Newspaper Page Text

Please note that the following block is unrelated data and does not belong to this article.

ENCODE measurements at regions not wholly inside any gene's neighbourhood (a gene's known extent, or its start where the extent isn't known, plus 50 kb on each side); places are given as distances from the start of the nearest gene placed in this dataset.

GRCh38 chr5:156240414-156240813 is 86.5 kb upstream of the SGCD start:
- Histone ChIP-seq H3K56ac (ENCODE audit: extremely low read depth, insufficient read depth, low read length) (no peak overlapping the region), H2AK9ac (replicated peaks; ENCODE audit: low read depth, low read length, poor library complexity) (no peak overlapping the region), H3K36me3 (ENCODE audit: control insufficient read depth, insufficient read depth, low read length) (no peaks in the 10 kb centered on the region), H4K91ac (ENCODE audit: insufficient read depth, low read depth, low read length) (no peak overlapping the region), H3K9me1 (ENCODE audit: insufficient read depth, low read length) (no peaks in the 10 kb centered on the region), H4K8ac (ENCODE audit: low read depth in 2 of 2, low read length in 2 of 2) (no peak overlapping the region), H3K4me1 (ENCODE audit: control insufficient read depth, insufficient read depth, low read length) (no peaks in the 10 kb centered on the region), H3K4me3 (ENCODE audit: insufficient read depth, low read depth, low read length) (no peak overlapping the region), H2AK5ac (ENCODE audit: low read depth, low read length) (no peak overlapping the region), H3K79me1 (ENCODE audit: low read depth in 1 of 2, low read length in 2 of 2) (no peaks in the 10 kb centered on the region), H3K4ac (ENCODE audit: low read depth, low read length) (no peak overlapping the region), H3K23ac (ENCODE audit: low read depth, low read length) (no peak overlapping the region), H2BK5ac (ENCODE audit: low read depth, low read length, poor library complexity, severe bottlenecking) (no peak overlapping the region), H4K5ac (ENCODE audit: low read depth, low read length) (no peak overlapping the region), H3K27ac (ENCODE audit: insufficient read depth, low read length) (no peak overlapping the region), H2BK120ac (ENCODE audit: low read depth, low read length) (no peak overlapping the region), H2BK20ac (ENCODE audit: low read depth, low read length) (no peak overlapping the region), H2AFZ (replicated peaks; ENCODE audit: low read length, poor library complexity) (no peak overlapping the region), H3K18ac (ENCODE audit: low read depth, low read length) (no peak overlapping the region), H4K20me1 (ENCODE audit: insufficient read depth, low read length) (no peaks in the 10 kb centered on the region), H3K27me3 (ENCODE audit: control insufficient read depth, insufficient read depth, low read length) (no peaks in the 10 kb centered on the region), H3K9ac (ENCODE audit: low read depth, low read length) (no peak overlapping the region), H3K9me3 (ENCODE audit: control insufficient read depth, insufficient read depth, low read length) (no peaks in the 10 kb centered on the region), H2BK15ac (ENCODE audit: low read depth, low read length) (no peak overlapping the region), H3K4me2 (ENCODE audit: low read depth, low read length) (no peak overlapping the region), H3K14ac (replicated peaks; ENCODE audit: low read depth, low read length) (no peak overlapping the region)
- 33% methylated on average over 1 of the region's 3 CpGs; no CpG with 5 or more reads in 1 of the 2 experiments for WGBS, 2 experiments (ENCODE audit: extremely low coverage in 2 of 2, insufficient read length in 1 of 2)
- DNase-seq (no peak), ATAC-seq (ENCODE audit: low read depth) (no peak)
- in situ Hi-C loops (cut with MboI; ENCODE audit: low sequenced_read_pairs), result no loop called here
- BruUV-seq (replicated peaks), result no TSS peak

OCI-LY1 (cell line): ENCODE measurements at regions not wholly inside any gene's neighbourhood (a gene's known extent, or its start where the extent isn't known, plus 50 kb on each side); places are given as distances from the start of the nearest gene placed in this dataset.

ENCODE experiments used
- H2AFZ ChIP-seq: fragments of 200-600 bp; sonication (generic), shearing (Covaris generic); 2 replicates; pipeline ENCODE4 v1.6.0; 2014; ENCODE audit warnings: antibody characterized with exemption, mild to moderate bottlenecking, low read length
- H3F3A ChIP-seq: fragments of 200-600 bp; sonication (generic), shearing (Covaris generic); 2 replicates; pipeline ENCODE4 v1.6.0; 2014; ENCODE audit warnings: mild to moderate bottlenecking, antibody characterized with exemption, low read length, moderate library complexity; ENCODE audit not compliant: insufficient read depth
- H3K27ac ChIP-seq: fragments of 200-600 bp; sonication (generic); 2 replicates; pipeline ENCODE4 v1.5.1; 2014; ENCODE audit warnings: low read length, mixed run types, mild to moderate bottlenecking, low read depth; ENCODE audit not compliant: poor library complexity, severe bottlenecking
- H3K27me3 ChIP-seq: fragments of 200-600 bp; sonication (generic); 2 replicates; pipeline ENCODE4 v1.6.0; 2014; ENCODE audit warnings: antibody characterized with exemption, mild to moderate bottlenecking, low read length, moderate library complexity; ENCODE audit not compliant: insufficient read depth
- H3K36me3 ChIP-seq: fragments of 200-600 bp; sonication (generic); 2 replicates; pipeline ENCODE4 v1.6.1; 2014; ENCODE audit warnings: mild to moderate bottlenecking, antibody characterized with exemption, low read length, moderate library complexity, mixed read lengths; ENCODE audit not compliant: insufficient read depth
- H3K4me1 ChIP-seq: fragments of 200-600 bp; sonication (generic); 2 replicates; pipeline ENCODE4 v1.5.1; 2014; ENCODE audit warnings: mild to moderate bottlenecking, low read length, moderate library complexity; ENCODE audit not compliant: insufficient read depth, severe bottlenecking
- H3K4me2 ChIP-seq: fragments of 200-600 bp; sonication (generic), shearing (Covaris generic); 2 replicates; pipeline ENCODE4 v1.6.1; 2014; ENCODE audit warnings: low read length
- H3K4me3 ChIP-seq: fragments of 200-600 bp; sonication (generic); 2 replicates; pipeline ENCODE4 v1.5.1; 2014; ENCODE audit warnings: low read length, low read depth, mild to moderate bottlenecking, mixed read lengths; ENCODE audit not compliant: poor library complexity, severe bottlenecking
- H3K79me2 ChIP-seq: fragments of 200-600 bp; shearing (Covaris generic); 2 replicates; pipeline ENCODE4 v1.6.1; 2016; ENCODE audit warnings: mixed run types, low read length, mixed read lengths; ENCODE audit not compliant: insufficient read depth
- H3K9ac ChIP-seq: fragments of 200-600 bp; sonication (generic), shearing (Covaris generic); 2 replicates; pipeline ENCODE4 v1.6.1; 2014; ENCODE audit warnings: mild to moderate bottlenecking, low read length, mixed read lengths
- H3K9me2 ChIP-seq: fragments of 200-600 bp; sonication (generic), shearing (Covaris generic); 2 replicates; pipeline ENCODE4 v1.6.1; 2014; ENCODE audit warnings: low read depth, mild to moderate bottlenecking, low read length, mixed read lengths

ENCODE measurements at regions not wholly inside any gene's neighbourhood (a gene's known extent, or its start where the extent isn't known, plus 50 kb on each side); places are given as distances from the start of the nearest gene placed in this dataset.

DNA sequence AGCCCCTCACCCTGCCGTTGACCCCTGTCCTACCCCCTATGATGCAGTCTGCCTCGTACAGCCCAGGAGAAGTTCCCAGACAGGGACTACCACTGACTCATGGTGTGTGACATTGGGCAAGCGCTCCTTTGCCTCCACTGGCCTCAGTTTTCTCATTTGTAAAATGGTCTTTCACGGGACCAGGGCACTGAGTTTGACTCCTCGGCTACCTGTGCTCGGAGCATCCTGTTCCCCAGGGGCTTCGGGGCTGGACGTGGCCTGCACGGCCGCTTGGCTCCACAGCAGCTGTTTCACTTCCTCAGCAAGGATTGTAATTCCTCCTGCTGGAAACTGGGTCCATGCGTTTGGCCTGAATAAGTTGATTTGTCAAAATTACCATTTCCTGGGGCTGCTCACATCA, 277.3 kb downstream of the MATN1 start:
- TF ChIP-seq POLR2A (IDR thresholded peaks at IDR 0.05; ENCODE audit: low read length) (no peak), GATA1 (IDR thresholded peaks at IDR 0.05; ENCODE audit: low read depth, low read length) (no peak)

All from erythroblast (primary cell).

GEORGETOWN HEWS. A WEEKLY NEWSPAPER, PUBLISHED E\ EKY THURS DAY MORNING BY r>latt d? Shaw. Office, Main St., nearly opposite Masonic Hall. For one year $5 00 For six months 3 00 For three months 2 00 Rates of Advertising. For first insertion of 1 square, or 10 lines. .$3 00 For each subsequent insertion 1 50 Liberal deductions for quarterly advertisements. P RODGER, J. C. Manufacturer of all kinds of Jewelry, Maiden Lane, Georgetown, two doors south of J. J. Lewis’ Bowling Saloon. November Ist, 1855. [2-tf. G-raliam rfJ 00., (BRANCH OF GRAHAM & CO. GEORGETOWN.) MAIN STREET, BOTTLE HILL. Dealers in Groceries, Provisions , Cigars, Li quors, S,-c. The highest price paid at all times for Gold Dust. Bottle Hill, April 23d, 1855. [2B-tf Justice of tile Peace. OFFICE on Church st.. head of Maiden Lane, one door south of Bollen A Ritter's Gun and Blacksmith establishment. Office open every day of the week from 9 to 4 o’clock; Sunday exepted. Georgetown, May 24th, 1855. [32-tf. BUSINESS CARDS Win.. Ewing, Attorney and Counsellor at Law. Office at Lower Johntown, El Dorado Co., Cal. November 12th, 1855. [3-4t* DR. *.000, DR. M, J., late of Johntown, would inform the citizens of Bottle Hill that hav ing permanently located in that place, he would respectfully tender to them his professional ser vices as Surgeon and Physician. Bottle Hill, Dec. 15 1854. 9-tf R AY, DR. F. G., Main street, Georgetown.— Office opposite Adams & Co. Oct. 26, 2-tf WELLS, FARGO & CO., Express Agents, Gold Dnst Shippers,and Bankers, George town. [See advertisement.] 2-tf x. o. of o. r*. j Memento Lodge, No. 37, Institu- March 22nd, 1855. Meets on Thursday of each week, at the Ma sonic Hall, at 7 o’clock, P. M. Transient Brothers, in good standing, are cor dially invited to attend. J. J. LEWTB. N. G. E. Knox, Sec’y. t\ S. of T. —Georgetown Division, No. 42, > r Sons of Temperance, meets every Tues day evening, at 7 o’clock, in their Hall on Main street, Georgetown. All brethren in good standing are invited to at tend. WM. T. GIBBS, W. P. J. T. Noel, R. S. Divine Worship. Rev. DAVID McCLURE, of the Presbytery of San Francisco, preaches every Sabbath morning and evening in the Town Hall, Georgetown. Ser vices commencing at 10i o'clock A. M., and 8 P. M. Also, every Sabbath afternoon at Bottle Hill, at 3 o’clock. Prayer meeting at the Par sonage on Wednesday evenings. Public Worship. There will be preaching at the Town Hall, every Thursday evening, at 7 o’clock, P. M.; al 'o upon every other Sabbath, 3 at o'clock, P. M. bv Rev. R. R. Bkookshier, of the Methodist E piscppal Church South. Public Worship. —At the School House, Georgetown. Regular appointments of Rev. Jno. SHARP, of M. E. Church, A. M. aud 7 P. M., ■very Sabbath. Occasional supplies by other Ministers. Prayer meetings, Wednesday even ngs at 7P. M. Sabbath School 9] A. M. California Stage Company Notice. STAGES for Sacramento City, leave the “Nevada House," f■V.'-L'- Georgetown, every morning, at three o'clock, A. ’L, and the “ Buckeye Exchange,” Greenwood Valley, at four o’clock, A. M., arriving in Sacra mento in time to connect with the steamboats for San Francisco. J. HAWORTH, Pies. Gal. S. Co. Per M. A. MERCHANT, Agent. March 28th, 1855. [24-tf. ACCOMMODATION Stage Lino FROM BO TILE HILL JO COLON A. THE subscriber having extended his Line to Bottle Hill, will run a four-horse coach dai ly between the above places, via of Georgetown and Johntown. Leaving Battle Hill at 6£ o'clock A. M., arriv ing at Coloma at 10 o’clock A. M. Returning, will leave Coloma at 3 o'clock, P M., arriving at Bottle Hill at 6 o’clock P. M. Having run a line of stages for the past twe years and a half between Georgetown and Colo rna , the undersigned feels confident that in ex tending his line to Bottle Hill, he can offer such accommodations as to merit the patronage of the public. ROBERT ELLIS. June 27th, 1855. [37-tf. Books & Stationery. A Literary Depot, is opened by the unde A. signed, on Main Street, Bottle Hill, at whic BOOKS, MAGAZINES and NEWSPAPERS every variety, and of the latest date, can be hi npou application. JAMISON & CALDWELL. Bottle Hill, April 18th, 1855. [27-tf. TL’hxing LATHE. —The undersigned leave to inform the citizens of Grorge ffiat he is prepared to do all kinds of Tumi best manner and at the shortest notice. _ M. A. WOODSII ««orgetown, Oct 19, 1854. GEORGETOWN, EL DORADO COUNTY, CAL., NOV. 22, 1855. Tile Height of the Ridiculous. BY OLIVER W. HOLMES. I wrote some lines once on a time, In wondrous merry mood, An thought, as usual, men would say They were exceeding good. They were so queer, so very queer, I laughed as I would die; Albeit in the general way, A sober man am I. I called my servant, and he came; How kind it was of him, To mind a slender man like me, He of the mighty limb! “These to the printer,” I exclaimed, And in my humorous way, I added, (as a trifling jest,) “There’ll be the devil to pay.’’ He took the paper, and I watched. And saw him peep within; At thetirst line he read, his face Was all upon the grin. He read the next; the grin grew broad, And shot from ear to ear; He read the third; a chuckling noise I now began to hear. The fourth; lie broke into a roar; The fifth; bis waistband split; The sixth; he burst five buttons off, And tumbled in a lit. Ten days and nights, with sleepless eye, I watched that wretched man, And since, 1 never dare to write As funny as I can. An Unexpected Hate. In one of the large towns of "Worcester county, Massachusetts, used to live a cler gyman whom we will call Ridewell. He was of the Baptist persuasion, and very rigid in his ideas of moral propriety. He had in his employ an old negro named Pom pey, and if this latter individual was not so strict in his morals as his master, he was at least a very cunning dog, and passed in the reverend household for a pattern of propri ety. Fompey was a useful servant, and the old clergyman never hesitated to trust him with the most important business. Now it so happened that there were dwelling in and about the town, sundry individuals who had not the fear of the dreadful penalties which Mr. Ridewell preached, about their eyes, for it was the wont of these people to congregate on Sabbath evenings upon a level piece of land in the outskirts of the town, and there race horses. This spot was hidden from view by a dense piece of woods, and for a long while the Sunday evening races were carried on there without detec tion by the officers, or others who might have stopped them. It also happened that the good old clergyman owned one of the best horses in the country. This horse was one of the old Morgan stock, with a mix ture of Arabian blood in his veins, and it was generally known that few beasts could pass him on the road. Mr. Ridewell, with a dignity becoming his calling, stoutly de clared that the tleetness of his horse never afforded him any gratification, and that for his own part he would as lief have any other. Yet money could not buy his Mor gan, nor could any amount of argument per suade him to swap. The Church was so near the good clergyman’s dwelling that he always walked to meeting, and his horse was consequently allowed to remain in pas ture. Fompey discovered that these races were on the tapis, and he resolved to enter his master’s horse on his own account, for he felt assured that old Morgan could beat anything in the shape of horseflesh that co'd be procured in that quarter. So on the very next Sunday evening he had the bridle under his jacket, went out into the pasture and caught the horse, and then rode off to ward the spot where the wicked ones were congregated. Here he found some dozen assembled, and the race about to commence. Fompey mounted his beast, and at a signal he started. Uhl Morgan entered into the spirit of the thing, and came out two rods ahead of everything. Fompey won quite a pile, and before dark he was well initiated in horse-racing. Fompey succeeded in getting home with out exciting any suspicions, and he now longed for the Sabbath afternoon to come, for he was determined to try it again. He did so, and again he won; and this course of wickedness he followed up for two months, making his appearance upon the racing ground every Sunday afternoon as soon as he could after “meeting was out.” And during that time Fompey was not the only one that loved racing. No, for old Morgan himself had come to love the excitement of the thing too, and his every motion when upon the track showed how zealously he en tered into the spirit of the game. But these tilings were not always to remain a secret. One Sunday a pious deacon beheld this ra cing from a distance, and straightway went to the parson with the alarming intelli gence. the Rev. Mr. Ridewell was utterly shocked. His moral feelings were outraged, and he resolved to put a stop to this wick edness. During the week he made several inquiries, and he learned that this thing had been practiced all summer on every °Sab bath afternoon. He made his parishioners keep quiet, and on the next Sunday he would make his appearance on the very spot and catch them in their deeds of in iquity. On the following Sabbath, after dinner, Mr. Ridewell ordered Fompey to bring up old Morgan and put him in the stable. The order was obeyed, though not without misgivings on the part of the faith ful negro. As soon as the afternoon servi ces were closed, the two deacons and some others of the members of the church accom panied the minister] home, together with their horses. “It is the most flagrant piece of irreligion that ever came to my knowledge,” said the indignant clergyman. “Horse-racing on the Sabbath,” uttered a deacon. “Dreadful,” echoed a second deacon. And so the conversation went on until they reached the top of a gentle eminence which overlooked the plain where the ra cing was carried on, and where some dozen horsemen, with a score of lookers-on, were assembled. The sight was one that chilled the good parson to his soul. He remained motionless until he had made out the whole alarming truth; then turning to his compan ions he said: “Now, my brothers, let us ride down and confront the wicked wretches, and if they will down on their knees and implore God's mercy, and promise to do so no more, we will not take legal action against them.— Oh that my own land should be desecrated thus!” for it was indeed a portion of his own farm. As the good clergyman thus spoke he started on towards the scene. The horses were drawing up for a start as the minister approached, and some of the riders at once recognized “old Morgan,” though they did not recognize the individual who rode him. “\V icked men!” commenced the parson, as he came near enough for his voice to be heard, “children of sin and shame—” “Como on, old hos,” cried one of the jockies, turning towards the minister. “If you are in for the first race you must stir your stumps.” “Alas 1 O my wicked—” “All ready!” shouted he who led the af fair, cutting the minister short, and the word for starting was given. Old Morgan knew that word too well, for no sooner did it fall upon his cars, than he stuck out his nose, and with one wild snort he started, and the rest of the racers, twelve in number, kept him company. “Who-o-o-h-o-o! who-o-o!” yelled the cler gyman, tugging at the reins” with all his might. But it was of no avail. Old Morgan had now reached ahead of all competitors, and he came up to the judges’ stand three rods ahead, where the petrified deacons were standing with eyes and mouth wide open. “Don't stop,” shouted one of the judges, who now recognized Parson Bidewell, and suspected his business, and who knew the secret of old Morgan's joining the race.— “Don’t stop,” he shouted again; “its a two mile heat this time. Keep right on, par son. You're good for another mile.— Now you go—and off it is.” These last words were of course known to the horse, and no sooner did Morgan hear them than he stuck his nose out, and again started off. The poor parson did his ut most to stop the bewitched animal, but it could not be done. The more he struggled and yelled the faster the animal went, and ere many moments lie was again at the starting point, where Morgan now slopped of his own accord. There was a hurried whispering among the jockeys, and a suc cession of very curious winks and knowing nods seemed to indicate that they under stood. “Upon my soul, parson,” said one of them, approaching the spot where the min ister still sat in his saddle, he having not yet sufficiently recovered his presence of mind to dismount, “yon ride well, parson. We had not looked for this honor.” “Honor, sir!” gasped Bidewell, looking into the speaker’s face. “Aye—for it is an honor. You arc the first clergyman that has ever joined us in our Sabbath evening entertainments.” “T—l, sir! I joined you?” “Hal ha! ha! Oh, you did it well.— Your good deacons really think you were trying very hard to hold in your horse, but I saw through it. I saw how slyly you put your horse up. But I don't blame you for feeling proud of old Morgan, for I should feel so myself if I owned him. But you need not fear; 1 will tell all who may ask me about it, that you did your best to stop your beast, for I would rather stretch the truth a little than have such a jockey us you suffer.” This had been spoken so loud ly that the deacons had heard every word, and the poor parson was bewildered; but he came to himself, and with a flashing eye he cried: “Villains, what mean vou? why do you thus?” “Hold on,” interrupted one of the party, and as he spoke the rest of the racing men had all mounted their horses; “hold on a moment, parson; wo arc all willing to allow you to carry off the palm, but we won't stand your abuse. When we heard that you had determined to try if your horse would not beat us all, we agreed among ourselves that if yon came we would let you iu. We have done so, and you have won the race in a two mile heat. Now let that satisfy you. By the hokey, you did it well. When you want to try it again, just send us word and we’ll be ready for you. Good bye.” As the jockey thus spoke, he turned his horse’s head, and before the astounded preacher could utter a word, the whole par ty had ridden away out of hearing. It was some time before one of the churchmen could speak. They knew uot what to say. Why should their minister's horse have joined in the race without some permission from his master? They knew how much he valued theauimal; and at length they shook their heads with doubt. “It’s very strange,” said one. “ Very,” answered the second. “Remarkably,” suggested the third. "On my soul, brethren,” spoke Ridewell. “I can t make it out.” The brethren looked at each other, and the deacons shook their heads in a very sol emn and impressive manner. So the party rode back to the clcnry man s house, but none of the brethren would enter, nor would they stop at all. Before Monday had drawn to a close, it was gen erally known that Parson Ridcwcll raced his horse on the Sabbath, and a meeting of the church was appointed lor Thurscay. Poor Kidewell was almost crazv with vexation. But bclore Thursday came. Pom pey found out how matters stood, and he assured his master that he could clear the matter up, and after a day's search lie dis covered the astounding fact that some of those wicked men had been in the habit of stealing old Morgan from the pasture and racing him on Sabbath afternoon. Pora pey found out this much — but could not find out U'ho did it! As soon as this became known to the church, the members conferred together, and they soon concluded that under such circumstances a high mettled horse would bo apt to run away with Ids rider when he found himself directly upon the track. So parson Kidewell was cleared, but it was a long while before he got over the blow, for many were the wicked wags who delighted to hector him by offering to "ride a race” with him, to "bet on his head,” to “put him against the world” on a race.— But as Kidewell grew older, his heart grew warmer, and finally he could laugh with right good will when he spoke of his unex pected race. Thk Grave of Franklin. —Great and wide-spread as is the fame of the •Printer Philosopher,’ and proud as the people of Philadelphia are of their illustrious towns man, we doubt much if one in a hundred of the present generation of Philadelphians have ever seen his tomb. Thousands pass daily within a few feet of the spot where his ashes, and those of his wife, repose, without being conscious of the fact, or, if aware of it, unable to obtain a glimpse of the grave. The bones of the lightning-tamer lie within a very short distance of Arch street, in the north-west corner of Christ Church grave yard, at fifth and Arch streets. As is gen erally known, the spot is marked by a slab of marble, which is almost level with the earth, and which bears the simple inscrip tion, “Benjamin and Deborah Franklin.” If the wall at this point were removed, and a neat iron railing erected in its stead, ev ery passer-by would be afforded the gratifi cation of seeing the grave; a gratification now very difficult to obtain, in a Phila delphia newspaper, published in 1 )ecember, A. D., 1774, we find the following notice of the death of Mrs. Franklin:—“On Monday, the nineteenth instant, died, at an advanced age, Mrs. Deborah Franklin, wile of Dr. j Benjamin Franklin; and on the Thursday following her remains were interred in the Christ Church burying-ground.” The an nouncement of the death and burial of Mrs. Franklin was as simple and unostentatious as the slab and its pithy inscription, which marks her final resting place. [Phil. Bulletin. Proof that the Moon is not Inhabited. —Dr. Scores!>y, in an account that he has given of some recent observations made with the Earl of Boss’s telescope, says:— “With respect to the moon, every object on its surface of 100 feet was now distinctly to be seen; and he had no doubt, that under very favorable circumstances, it would be so with objects GO feet in height. On its sur face were craters of extinct volcanos, rocks and massess of stones almost innumerable. He had no doubt that if such a building as he was then in were upon the surface of the 1 moon, it would be rendered distinctly visi ble by these instruments. But there were no signs of habitations such as ours—no vestiges of architecture remain to show that the moon is or ever was inhabited by a race ol mortals similar to ourselves, It present ed no appearance which could lead to the supposition that it contained anything like the green fields and lovely verdure of this beautiful world of ours. There was no wa ter visible—not a sea or a river, or even the measure of a reservoir for supplying town or factory—all seemed desolate.” The Poor Boy’s College. — The print ing ollice has indeed proved a better college to many a poor boy—has graduated more useful and conspicuous members of society —has brought more intellect and turned it into practical, useful channels—awakened more mind—generated more active and ele vated thought, than many of the literary colleges of the country. J low many a dunce has passed through these colleges with no tangible proof of fitness, other than his in animate piece of parchment; himself, if pos sible, more inanimate than his leather di ploma I There is something in the very atmosphere of a printing office calculated to awaken the mind and inspire a thirst for knowledge. A boy who commences in such a school, will have his talents and ideas brought out—or he will be driven out him- [Wavcrley. Reasons for not Paying for a News paper.—The Richmond Christian Advo cate publishes the following extract from a letter:—“Please say to the editor of the Richmond Christian Advocate, that it would doubtless be well to erase the name C C from his books, and give up as lost that S7,GO. Ho says, in the first place, he never ordered the paper, and if he did, he never got it, and if he did, twas as an agent; and besides, he thinks he paid for it long ago, and if he didn't he’s got noth ing to pay, and if he hud, he could plead the act cf limitation.” Simple Division. W c heard a story the other night on the subject of division, which we thought good at the time, and never having seen it in print, wo are tempted to give our readers the benefit of it. A Southern planter named P , pret ty well to do in the world now, was some twenty years ago a poor boy on the eastern shore of Maryland. One of the strongest and most marked traits of his character, was a most inordinate love of money. This, however, is characteristic of the people of them diggings, where they practice skin ning strangers during brisk seasons, and skinning one another daring dull times. In the course of time 1* was of age, and thought it time to get married. He went to a neighboring town, and in the course of events was introduced to a daughter of Judge B. ‘Dang tine gal,’ said the embryo specula tor to the friend who was giving him an en trance among the elite. ‘Very.’ ‘How much might B. be worth?’ ‘Why, about §10,000,’ was the prompt reply. ‘And how many children has he got?’ continued the inquirer. ‘Only three.’ ‘Three into ten goes three times and a third over,’ mentally cyphered 1’ . Here was a chance—a glorious chance— and he improved it too. He made love to the beautiful and unsophisticated daughter of the Judge, with variations. Strange to say—for he was as uncouth a cub as ever went unlicked—his suit prospered, and they were married. The honeymoon passed off as all other honeymoons do, and they were happy. The bride was lively and chatty, and often made allusions to her brothers and sisters. Start led at a number of names be thought should not be in the catalogue of relations, one evening at tea be said— ‘My dear, 1 thought there was only three of you.’ ‘So there are by my ma, but pa's first wife had eight more.’ ‘Eleven go into ten no time, and narif one over!' said the astonished P , who jump ed up, kicked the bucket over the chair, and groaned in perfect agony, T’m sold! and a darned sight cheaper than an old bell wether sheep at that 1’ Cool.—An ex-commission merchant, con fessing his rascality, says he once sent the following ‘returns’ for a crop of corn con signed him: Mr. Brown—Sir: I have, according to your instruction, made a forced sale of your corn, and received §475 00 Against which I have commission— Fur Boatage 125 00 Cartage 12 00 Wheelage 12 50 Storage 00 00 Katage 30 00 Salcage 45 00 §314 50 Leaving, as you perceive, a balance in your favor of §l6O 50 Vou can draw upon me for that sura.— Trusting that you will honor me with still further consignments, 1 remain, sir, yours sincerely, Sam S win ton. By the next mail Mr. Brown sent back the account, with these words at the bot tom: “You infernal villain! put in stealage, and keep the whole of it!” ■ “Hard Shell Baptists” are a well-known sect in the South and South west. They are not related, that we know of, to the Hurd Shell Democrats in this State,though their christen name is thesame. They go dead against all bible, temperance, and education societies; hate missions to the heathen, and all modern schemes for con verting the rest of mankind. Of course they are opposed to learning, and speak as they are suddenly moved. A Georgia cor respondent writes to the Drawer, and re lates the following of one of our preachers: Two of them were in the same pulpit to gether. While one was preaching he hap pened to say, ‘When Abraham built the ark.’ The one behind him strove hard to cor rect his blunder by saying out loud, ‘Abra ham irarn't thar .’ But the speaker pushed on, heedless of the interruption, and only took occasion shortly to repeat, still more decidedly, T sav, when Abraham built the ark. '•And 1 say,’ cried the other, ‘ Abraham warnt thar.' The Hard Shell was too hard to be beat en down in this way. and addressing the 1 people, exclaimed, with great indignation, ‘I say Abraham was thar, or thar abouts.’ Kinnev's Gold Mines.—A gentleman of this city who was formerly a resident of Grevtowu. and traveled a good deal in Cen tral America and Nicaragua, writes us that the story of a mining enterprise on Indian river, published in tiic Cental American, is all humbug, ife says that the most noted productions of Indian river are intermittent fever and alligators—that in fact, it is not a river at all, but a lagoon, formed from the waters of the San Juan. He knows all of Kinney’s territory, and says it is an inch under water for nine months in the year, and an inch over during the remaining three months. He thinks that the only thing that would pay in that country would be raising alligators, as their oil is a specific for rheumatism. [Evening Bulletin. Serpents are said to obey the voice of their masters; the trumpeter bird of A merica follows its owner like a spaniel, and the jacana acts as a guard to poultry, pre serving them in the fields all the day from birds of prey, and escorting them home reg ularly at niffht. In the Shetland Isles there is a gull which defends the flock from ea gles; it is therefore regarded as a privileged bird. The chamois, bounding among the snowy mountains of the Caucasus, are in debted for their safety, in no small degree, to a particular species of pheasant. This bird acts as their sentinel; for as soon us it gets sight of a man it whistles, upon hear ing which the chamois, knowing the hunter to be not far distant, sets off with the great est speed, and seeks the highest peaks of the mountains. The artifices which part ridges and plovers employ to delude their enemies from the nest of their young, may be referred to as a case in point, as well as the adroit contrivance of the hind for the preservation of her young; for when she hears the sound of dogs, she puts herself in the way of the hunters, and starts in a di rection to draw them away from her fawns. Instances of the effect of grief upon animals are also no less remarkable. The writer already cited soys: "1 knew a dog that died for the loss of its master, and a bulfinch that abstained from singing ten entire months on account of the absence of its mistress. On her return it immediately re sumed its song.” Lord Kaimes relates an instance of a canary, which, while singing to its mate hatching her eggs in a cage, tell dead; the female quitted her nest, and find ing him dead, rejected all food, and died by bis side.— [Waverly Magazine. Voting L nderstandixolv. —Some years ago, when the Legislature of one of the Middle States were framing a Constitution, the discussion of its various provisions was very warm and obstinate. Many days kid been spent in debate, and the vote was at length about to be taken. Just at this moment a country member, who had been absent for some days previously, entered the House and took his seat. Another member who was in favor of the amended Constitution, went to him and endeavored to make a convert of him. “You must vote for the Constitution, by all means,” said he. ‘•I’ll think of it,” said the honorable coun try member. “But you must make up your mind at once, ray man, for the vote is about to be taken.” The country member scratched his liead and seemed puzzled. “Come, why do you hesitate? Will you promise me to vote for the Constitution? I am sure it will give general satisfaction to all.” “I'll vote for it on one condition,” said the country member. “What is that?” “And no other, by gracious.” “But what condition is it?” “Why, that they let it run through my farm.” is more common than to hear the foreigners in this country boasting of the vastly better and cheaper things they used to have in that blessed land they came from; but the truth comes out very neatly in this conversation we overheard in mar ket the other day: An Irishman asks a Long Island woman the price of a pair of fowls, and is told, “A dollar.” “And a dollar is it, my darlint; why in my country you might buy them for six pence apiece.” “And why didn’t you stay in that blessed cheap country?” “Och, faith, and there was no sixpence there, to be sure !” lu America children are perpetual ly “watered,” as though they were amphib ious animals. In the East Indies children are rarely washed in water; but they are oiled every day. A child’s head cau be kept much cleaner if oiled than without it, and many young persons with hectic okeks would probably never know the last days of consumption if their parents would insist on having the chest, back ami limbs anoint ed with sweet oil two or three times a week. The Hebrew physicians seem to have con sidered oil as more efficacious than any oth er remedy. The sick were always anoint ed with oil as the most powerful means that was known of checking disease. few nights ago, a Mr. Bodkin, who had been out taking his glass and pipe, on going home late, borrowed an umbrella, and when his wife's tongue was loosened, he sat up and suddenly spread out the parnpu lie. “What are you going to do with that thing?” said she. -\\ hy, my dear. I expected a very heavy storm to-night, and so 1 came prepared.” In less than two minutes Mrs. Bodkins was fast asleep. of our exchanges tells a story of an editor out West, who wished to marry a blue-eyed damsel of his neighborhood, and asked the consent of her father. The old man, as every prudent father should do, in quired how much money he could bring the bride. The editor said he had no money, but he would give her a puff k his paper. He married the girl, of course. A voung man and a female once upon a time stopped at a country tavern. eii awkward appearance excited the attention of one of the family, who commenced con versation with the female, by inquiring bow far she had traveled that day? ’ traveled, exclaimed the stranger, somewhat indig nantly. ‘we didn’t travel! tee rid! NO. 4.